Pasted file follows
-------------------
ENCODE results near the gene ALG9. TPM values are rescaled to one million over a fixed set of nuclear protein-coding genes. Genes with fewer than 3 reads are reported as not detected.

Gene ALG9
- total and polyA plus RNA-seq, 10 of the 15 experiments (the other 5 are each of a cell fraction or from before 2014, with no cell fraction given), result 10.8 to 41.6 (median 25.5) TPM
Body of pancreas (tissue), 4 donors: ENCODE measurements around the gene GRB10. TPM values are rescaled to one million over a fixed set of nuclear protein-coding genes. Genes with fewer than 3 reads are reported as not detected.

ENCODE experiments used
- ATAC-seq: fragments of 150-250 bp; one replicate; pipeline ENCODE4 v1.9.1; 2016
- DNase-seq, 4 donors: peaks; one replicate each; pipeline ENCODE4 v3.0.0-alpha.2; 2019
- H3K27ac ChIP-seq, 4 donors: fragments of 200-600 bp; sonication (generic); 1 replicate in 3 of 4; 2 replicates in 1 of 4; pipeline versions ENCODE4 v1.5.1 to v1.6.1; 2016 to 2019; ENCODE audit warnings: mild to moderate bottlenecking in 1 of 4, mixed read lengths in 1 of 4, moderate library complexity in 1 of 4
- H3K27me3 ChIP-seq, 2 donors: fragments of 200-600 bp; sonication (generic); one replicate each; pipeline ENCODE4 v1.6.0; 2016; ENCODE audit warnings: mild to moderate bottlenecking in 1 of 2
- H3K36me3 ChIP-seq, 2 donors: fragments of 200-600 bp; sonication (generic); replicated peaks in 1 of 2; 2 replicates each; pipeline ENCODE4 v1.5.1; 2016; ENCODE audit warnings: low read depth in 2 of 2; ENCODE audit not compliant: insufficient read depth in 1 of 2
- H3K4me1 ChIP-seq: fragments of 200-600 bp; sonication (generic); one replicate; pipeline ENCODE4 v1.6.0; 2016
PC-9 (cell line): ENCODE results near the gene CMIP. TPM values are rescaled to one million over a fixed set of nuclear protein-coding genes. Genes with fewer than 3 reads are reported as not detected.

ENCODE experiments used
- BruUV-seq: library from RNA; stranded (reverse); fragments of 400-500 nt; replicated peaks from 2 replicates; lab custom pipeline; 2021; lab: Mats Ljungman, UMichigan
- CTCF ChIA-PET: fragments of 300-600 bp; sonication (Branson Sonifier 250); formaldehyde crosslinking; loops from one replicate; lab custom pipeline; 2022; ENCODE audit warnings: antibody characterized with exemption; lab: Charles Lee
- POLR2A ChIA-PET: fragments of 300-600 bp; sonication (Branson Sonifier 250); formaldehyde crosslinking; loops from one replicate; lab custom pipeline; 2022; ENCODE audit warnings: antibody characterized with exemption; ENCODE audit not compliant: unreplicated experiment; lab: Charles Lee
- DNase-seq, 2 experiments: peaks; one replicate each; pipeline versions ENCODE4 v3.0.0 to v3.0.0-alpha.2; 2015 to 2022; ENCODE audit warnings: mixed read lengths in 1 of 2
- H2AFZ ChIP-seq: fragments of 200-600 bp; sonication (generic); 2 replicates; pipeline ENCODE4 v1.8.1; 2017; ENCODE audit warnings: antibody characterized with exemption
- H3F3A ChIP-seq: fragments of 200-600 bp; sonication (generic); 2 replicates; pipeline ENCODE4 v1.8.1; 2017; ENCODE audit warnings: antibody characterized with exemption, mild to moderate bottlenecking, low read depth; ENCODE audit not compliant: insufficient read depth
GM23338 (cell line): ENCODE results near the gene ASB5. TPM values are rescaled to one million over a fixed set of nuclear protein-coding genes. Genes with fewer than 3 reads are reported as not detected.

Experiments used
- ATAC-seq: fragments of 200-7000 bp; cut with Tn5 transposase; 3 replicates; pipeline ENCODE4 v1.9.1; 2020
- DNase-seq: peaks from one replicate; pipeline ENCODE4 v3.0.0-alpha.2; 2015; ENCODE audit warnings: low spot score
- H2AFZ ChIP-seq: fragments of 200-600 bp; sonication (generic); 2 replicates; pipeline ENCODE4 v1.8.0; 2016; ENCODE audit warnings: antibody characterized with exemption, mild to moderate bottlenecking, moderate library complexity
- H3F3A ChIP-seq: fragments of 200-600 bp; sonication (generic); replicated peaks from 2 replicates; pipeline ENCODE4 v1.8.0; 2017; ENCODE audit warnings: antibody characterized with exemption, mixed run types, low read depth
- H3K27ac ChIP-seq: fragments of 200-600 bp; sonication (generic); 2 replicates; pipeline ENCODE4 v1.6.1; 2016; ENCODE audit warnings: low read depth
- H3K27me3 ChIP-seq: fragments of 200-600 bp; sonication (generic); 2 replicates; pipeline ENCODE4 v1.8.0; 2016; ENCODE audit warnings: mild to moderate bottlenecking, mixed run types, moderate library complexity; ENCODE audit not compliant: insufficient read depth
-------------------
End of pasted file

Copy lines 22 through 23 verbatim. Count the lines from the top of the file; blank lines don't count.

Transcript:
- ATAC-seq: fragments of 200-7000 bp; cut with Tn5 transposase; 3 replicates; pipeline ENCODE4 v1.9.1; 2020
- DNase-seq: peaks from one replicate; pipeline ENCODE4 v3.0.0-alpha.2; 2015; ENCODE audit warnings: low spot score